formerly Eumeces skiltonianus
Western Skink / Scinque de l'Ouest
The Western Skink is a long and slender lizard. It has a wide brown stripe down its back
bordered by a cream stripe on each side. The tail of adults is grayish, while juveniles
tails. Adult males have orange on the sides of the head during the breeding season.
Western Skinks can grow to over 20 cm in length, counting the tail which is longer than the
The only other lizard native to British Columbia is the
Northern Alligator Lizard which is olive brown or gray with a few or many small dark
spots. The tail is the same colour as the body and the Alligator Lizard has dark
longitudinal stripes on the belly. The european Common
Wall Lizard has been introduced, but is currently confined to Victoria.
The Western Skink is limited to extreme southcentral BC, particularly the southern Okanagan
Valley. It is found across much of the western US, as far south as California and northern
The preferred habitat is grassland or open woodlands. It is often found in rocky areas near
streams, but can be found a substantial distance from water. It spends most of its time
under rocks or logs or inside rotten logs.
Mating occurs in the spring and the females will lay up to 10 eggs, although only 3-4 are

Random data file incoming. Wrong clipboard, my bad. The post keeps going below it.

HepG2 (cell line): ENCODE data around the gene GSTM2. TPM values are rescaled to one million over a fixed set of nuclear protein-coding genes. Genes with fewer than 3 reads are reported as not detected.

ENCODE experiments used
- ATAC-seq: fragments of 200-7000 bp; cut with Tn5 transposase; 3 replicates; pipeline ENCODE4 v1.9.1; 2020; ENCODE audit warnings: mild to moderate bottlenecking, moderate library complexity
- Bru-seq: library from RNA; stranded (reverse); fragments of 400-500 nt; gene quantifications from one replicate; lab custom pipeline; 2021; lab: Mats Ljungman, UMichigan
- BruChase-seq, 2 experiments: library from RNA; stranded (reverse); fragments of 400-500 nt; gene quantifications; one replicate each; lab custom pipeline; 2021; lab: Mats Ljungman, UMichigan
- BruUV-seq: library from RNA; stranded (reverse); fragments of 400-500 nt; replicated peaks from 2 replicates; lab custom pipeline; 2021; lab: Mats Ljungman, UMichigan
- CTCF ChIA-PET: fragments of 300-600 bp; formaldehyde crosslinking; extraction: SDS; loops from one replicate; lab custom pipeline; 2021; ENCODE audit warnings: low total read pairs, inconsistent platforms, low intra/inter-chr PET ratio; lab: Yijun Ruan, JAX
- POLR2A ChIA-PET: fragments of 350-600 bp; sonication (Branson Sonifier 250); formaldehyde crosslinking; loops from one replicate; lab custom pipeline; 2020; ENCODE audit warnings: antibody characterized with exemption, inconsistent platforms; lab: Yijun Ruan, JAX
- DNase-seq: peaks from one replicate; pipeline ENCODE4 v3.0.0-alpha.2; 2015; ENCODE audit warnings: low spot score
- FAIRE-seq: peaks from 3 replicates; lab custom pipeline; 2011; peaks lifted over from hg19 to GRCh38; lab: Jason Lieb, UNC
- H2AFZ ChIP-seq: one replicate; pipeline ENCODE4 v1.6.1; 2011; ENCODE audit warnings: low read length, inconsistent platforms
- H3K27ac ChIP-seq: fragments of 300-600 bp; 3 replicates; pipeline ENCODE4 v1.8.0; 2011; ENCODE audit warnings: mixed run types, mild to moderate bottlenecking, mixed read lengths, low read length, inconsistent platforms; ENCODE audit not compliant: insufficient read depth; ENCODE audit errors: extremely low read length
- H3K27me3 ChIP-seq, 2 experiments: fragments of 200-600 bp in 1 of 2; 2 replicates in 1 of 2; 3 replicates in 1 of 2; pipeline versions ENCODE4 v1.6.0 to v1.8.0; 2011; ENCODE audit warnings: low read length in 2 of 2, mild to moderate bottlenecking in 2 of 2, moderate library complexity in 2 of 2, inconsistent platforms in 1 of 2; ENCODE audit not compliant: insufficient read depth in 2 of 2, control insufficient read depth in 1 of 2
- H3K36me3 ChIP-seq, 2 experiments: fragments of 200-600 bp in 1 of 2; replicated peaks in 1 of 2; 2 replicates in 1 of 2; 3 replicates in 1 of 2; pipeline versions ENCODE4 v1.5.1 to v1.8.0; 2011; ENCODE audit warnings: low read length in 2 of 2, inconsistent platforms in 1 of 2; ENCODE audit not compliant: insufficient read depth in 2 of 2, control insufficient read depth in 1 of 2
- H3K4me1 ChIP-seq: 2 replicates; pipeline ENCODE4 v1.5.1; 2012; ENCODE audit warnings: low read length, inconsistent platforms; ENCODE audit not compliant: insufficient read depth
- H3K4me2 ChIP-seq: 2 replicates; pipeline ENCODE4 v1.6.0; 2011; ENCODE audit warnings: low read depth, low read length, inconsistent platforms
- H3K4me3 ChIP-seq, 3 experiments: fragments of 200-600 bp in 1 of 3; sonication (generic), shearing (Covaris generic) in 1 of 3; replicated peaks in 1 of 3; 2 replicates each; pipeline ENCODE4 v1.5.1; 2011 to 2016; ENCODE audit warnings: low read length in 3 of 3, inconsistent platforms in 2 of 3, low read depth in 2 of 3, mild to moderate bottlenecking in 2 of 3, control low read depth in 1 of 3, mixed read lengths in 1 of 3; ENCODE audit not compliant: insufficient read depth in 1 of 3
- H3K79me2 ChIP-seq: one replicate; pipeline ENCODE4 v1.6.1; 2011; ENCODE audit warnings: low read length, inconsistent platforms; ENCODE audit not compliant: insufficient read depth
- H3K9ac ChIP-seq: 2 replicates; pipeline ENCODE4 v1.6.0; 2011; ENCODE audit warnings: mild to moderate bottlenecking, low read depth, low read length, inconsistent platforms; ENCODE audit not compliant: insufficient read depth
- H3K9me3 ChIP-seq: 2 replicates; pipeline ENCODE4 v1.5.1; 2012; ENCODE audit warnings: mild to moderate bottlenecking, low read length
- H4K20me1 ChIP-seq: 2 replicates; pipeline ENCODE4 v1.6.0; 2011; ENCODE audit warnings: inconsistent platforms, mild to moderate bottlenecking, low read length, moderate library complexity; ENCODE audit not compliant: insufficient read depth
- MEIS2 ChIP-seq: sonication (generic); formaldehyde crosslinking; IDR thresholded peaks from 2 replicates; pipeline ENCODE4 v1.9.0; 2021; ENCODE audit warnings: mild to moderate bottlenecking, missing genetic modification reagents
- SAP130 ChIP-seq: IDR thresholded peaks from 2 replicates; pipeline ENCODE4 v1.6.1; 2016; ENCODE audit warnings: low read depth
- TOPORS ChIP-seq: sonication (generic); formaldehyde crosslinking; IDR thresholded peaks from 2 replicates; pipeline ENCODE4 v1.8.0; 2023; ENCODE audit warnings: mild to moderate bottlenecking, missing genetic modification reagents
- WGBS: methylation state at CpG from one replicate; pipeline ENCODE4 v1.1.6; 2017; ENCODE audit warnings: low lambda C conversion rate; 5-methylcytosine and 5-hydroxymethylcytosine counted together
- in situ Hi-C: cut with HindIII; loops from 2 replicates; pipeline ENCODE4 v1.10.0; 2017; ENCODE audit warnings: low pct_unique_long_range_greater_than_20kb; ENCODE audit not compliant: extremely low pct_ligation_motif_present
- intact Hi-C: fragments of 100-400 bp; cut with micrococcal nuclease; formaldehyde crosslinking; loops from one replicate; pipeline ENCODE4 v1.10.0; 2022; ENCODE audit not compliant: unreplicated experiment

more common in the north. The eggs are laid in burrows or under rocks. The female remains
with her eggs, brooding them until they hatch in mid- to late-summer.
The Western Skink is active during the day although it is rarely seen. A carnivore, it
hunts prey (a variety of insects) in the leaf litter. If attacked, the lizard's tail will
break off at a fracture plane. The twitching tail distracts the potential preadator while
the skink escapes. A new tail is eventually re-grown.
In Canada, the Western Skink is limited to a small area in southern British Columbia
undergoing extensive development. Habitat loss and habitat fragmentation as a result of
expanding agriculture and urbanization pose a significant threat to this lizard. It has
been designated Special Concern by